Coca Cola has a track record of exploring ‘plant-based’ bottles in the past. In this example from 2015, 100% bio-based PET was used to create a prototype bottle. It’s possible to reach 100% bio-based content for PET by producing the other building block, TPA, from bio-based feedstocks. However, to date, this has not been commercialised to a point where it is widely available and its sustainability will highly depend on the type of feedstock used for its production.

In this concept piece from 2015, Coca Cola explored the use of 100% bio-based PET for the first time to create a prototype for future ‘plant-based’ bottles. 100% bio-based PEF, on the other hand, is an alternative bio-based plastic which could have a lower carbon footprint. Source: Coca Cola

There are also other fully bio-based plastics such as polylactic acid (PLA) which are already widely used in certain kinds of packaging applications, including drinks bottles. However, for fizzy (carbonated) drinks, the gas barrier properties are too poor and the plastic too brittle to be useful for this application.

Is PEF a ‘Solution’ to Plastic?

Many of the media reports focused on PEF as a potential ‘solution’ to plastic. As we have already established, since PEF is a plastic itself it can’t be considered a plastic ‘alternative‘. But, if what is meant is “is it more sustainable than current plastics?” the answer could well be “yes”, depending on which lens you look at it through.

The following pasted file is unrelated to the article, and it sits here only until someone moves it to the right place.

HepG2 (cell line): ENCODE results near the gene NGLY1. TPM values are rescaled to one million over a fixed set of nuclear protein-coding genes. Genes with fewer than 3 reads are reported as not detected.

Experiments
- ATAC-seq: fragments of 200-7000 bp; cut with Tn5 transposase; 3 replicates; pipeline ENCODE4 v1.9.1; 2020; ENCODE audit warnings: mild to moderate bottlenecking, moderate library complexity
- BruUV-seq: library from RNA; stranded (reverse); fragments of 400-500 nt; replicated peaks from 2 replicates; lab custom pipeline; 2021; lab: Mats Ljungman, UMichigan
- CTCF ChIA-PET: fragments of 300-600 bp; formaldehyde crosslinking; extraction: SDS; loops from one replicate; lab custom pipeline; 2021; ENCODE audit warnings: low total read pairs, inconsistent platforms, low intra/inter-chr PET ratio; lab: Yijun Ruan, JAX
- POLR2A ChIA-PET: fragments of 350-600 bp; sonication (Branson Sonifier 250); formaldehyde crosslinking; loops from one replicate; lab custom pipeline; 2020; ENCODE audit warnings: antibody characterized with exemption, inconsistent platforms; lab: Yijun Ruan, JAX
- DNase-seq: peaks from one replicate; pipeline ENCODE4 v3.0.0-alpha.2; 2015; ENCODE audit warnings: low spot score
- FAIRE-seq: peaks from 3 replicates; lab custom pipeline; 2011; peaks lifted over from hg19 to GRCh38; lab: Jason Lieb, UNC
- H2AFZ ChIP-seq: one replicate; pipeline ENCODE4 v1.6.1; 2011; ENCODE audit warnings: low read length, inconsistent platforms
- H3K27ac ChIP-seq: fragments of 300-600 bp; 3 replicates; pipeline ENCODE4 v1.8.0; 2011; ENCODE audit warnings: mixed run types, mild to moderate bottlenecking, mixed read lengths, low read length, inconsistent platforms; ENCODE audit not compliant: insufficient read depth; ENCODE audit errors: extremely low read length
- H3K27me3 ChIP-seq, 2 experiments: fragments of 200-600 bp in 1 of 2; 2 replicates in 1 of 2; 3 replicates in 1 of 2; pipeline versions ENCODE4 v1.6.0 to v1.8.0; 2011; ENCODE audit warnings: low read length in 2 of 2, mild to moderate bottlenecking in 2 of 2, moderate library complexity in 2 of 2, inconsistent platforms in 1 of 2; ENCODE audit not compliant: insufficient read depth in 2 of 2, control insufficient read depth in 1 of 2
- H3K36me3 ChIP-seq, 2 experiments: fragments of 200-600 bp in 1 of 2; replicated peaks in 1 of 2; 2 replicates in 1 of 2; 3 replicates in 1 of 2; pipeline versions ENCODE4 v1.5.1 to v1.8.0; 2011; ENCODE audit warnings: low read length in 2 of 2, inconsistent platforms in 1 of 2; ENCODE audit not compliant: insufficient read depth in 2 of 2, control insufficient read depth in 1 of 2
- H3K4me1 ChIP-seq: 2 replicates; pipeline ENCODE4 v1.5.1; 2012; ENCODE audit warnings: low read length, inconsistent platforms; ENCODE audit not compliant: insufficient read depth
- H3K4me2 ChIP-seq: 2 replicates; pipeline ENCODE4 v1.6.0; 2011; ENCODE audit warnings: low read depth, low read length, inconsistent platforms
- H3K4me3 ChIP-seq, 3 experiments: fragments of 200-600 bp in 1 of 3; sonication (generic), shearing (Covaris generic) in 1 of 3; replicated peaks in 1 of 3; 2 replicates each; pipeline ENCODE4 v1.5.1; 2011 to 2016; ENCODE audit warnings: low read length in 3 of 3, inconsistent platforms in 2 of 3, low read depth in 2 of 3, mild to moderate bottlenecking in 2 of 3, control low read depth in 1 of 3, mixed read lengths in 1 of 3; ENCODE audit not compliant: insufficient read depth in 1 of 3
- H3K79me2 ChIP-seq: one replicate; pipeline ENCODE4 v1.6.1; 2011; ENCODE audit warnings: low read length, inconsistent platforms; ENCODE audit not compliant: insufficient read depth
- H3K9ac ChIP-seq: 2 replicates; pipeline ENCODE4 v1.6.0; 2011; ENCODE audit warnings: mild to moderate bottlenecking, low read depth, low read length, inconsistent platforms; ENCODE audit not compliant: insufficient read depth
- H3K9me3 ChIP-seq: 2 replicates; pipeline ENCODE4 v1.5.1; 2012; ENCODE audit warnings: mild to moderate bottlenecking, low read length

Carbon Footprint of PEF

One of the key things to consider for PEF is its favourable carbon footprint compared to PET. One academic LCA (Life Cycle Assessment) study found that in comparison to petroleum-based PET, PEF showed a 45-55% greenhouse gas reduction (from a corn starch feedstock), a bigger saving than for other bio-based plastics, such as PLA or bioPE. Tentatively, the study showed that switching to waste agricultural feedstocks such as straw could provide additional carbon savings in the future.

However, it is notable that this study compares PEF to fully petrochemical-based PET, and not partially bio-based or a fully bio-based PET. One study showed a fully bio-based PET bottle could have up to 20% fewer greenhouse gases than a petroleum-based PET bottle (if a wood based feedstock was used), meaning that PEF still appears to be the most favourable option.

However, carbon is only one part of the picture. Replacing the fossil feedstock with a biological one starts to have impact in other categories. The study on PEF did not explore these other categories, but when looking at other polyesters, such as PET, ecotoxicity and ozone depletion were cited as worse impact categories. It is clear that more information is needed to explore the other impacts of PEF in the full range of environmental impact categories. Water usage, eutrophication, acidification and land use changes are all potential impact hot-spots to consider for bioplastics.

Compostability of PEF